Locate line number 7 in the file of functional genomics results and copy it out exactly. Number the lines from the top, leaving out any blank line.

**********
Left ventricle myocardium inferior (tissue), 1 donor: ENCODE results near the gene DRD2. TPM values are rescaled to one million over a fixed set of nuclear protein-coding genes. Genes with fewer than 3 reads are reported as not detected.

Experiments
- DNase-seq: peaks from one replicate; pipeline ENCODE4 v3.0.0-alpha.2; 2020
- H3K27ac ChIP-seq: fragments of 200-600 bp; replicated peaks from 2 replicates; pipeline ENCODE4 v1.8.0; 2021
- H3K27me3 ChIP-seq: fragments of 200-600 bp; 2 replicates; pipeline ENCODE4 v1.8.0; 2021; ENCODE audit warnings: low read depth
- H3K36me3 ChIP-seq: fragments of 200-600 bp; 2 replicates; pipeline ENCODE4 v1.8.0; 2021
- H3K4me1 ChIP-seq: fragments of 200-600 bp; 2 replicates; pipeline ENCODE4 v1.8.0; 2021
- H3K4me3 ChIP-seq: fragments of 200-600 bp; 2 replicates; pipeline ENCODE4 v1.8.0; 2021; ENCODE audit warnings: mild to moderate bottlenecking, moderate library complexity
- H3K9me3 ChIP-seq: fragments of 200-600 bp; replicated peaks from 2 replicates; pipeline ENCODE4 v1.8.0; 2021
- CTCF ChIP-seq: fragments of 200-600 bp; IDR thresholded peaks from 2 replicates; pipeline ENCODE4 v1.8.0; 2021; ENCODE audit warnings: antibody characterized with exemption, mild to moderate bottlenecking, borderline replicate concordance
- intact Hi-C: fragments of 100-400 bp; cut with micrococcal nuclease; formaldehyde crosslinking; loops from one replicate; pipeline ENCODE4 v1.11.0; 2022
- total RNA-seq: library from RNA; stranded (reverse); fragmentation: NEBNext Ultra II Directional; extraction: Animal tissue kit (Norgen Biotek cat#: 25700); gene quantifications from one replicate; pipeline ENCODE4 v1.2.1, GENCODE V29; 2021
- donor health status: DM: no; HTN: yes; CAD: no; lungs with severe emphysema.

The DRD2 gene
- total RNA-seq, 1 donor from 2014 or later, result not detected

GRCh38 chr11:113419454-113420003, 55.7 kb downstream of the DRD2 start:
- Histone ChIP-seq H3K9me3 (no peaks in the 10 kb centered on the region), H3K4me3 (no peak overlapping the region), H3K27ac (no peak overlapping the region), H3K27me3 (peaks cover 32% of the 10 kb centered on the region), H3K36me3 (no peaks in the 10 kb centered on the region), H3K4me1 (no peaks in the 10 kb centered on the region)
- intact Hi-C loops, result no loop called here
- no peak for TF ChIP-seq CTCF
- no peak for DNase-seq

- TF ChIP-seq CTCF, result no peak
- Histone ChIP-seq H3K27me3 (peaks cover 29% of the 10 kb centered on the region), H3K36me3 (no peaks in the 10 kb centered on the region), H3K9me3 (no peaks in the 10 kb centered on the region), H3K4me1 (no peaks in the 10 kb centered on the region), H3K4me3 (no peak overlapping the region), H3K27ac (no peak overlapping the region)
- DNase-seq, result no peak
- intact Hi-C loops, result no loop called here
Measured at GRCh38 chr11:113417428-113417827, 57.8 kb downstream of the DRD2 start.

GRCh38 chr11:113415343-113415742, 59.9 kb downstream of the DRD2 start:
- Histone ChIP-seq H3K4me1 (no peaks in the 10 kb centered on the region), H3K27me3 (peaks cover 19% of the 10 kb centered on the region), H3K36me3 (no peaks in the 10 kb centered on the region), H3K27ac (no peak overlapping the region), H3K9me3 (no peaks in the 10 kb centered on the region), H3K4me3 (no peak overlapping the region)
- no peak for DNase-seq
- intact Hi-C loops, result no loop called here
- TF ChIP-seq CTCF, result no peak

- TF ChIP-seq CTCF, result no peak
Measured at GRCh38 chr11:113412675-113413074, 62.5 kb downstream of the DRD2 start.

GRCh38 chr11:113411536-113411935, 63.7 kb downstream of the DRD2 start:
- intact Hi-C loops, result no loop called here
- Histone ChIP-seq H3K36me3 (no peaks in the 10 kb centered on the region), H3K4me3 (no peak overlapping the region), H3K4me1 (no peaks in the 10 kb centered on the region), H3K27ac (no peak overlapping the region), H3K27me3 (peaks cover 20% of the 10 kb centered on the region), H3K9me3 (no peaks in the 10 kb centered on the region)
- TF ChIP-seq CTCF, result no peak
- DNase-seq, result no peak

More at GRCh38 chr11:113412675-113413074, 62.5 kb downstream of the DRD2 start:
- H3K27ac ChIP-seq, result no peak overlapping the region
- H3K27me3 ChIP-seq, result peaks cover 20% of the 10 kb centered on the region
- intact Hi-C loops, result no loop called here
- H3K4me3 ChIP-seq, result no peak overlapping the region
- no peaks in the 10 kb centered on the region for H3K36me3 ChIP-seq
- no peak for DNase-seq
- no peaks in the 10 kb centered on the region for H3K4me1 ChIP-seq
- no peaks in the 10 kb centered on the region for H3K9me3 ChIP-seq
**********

- H3K4me1 ChIP-seq: fragments of 200-600 bp; 2 replicates; pipeline ENCODE4 v1.8.0; 2021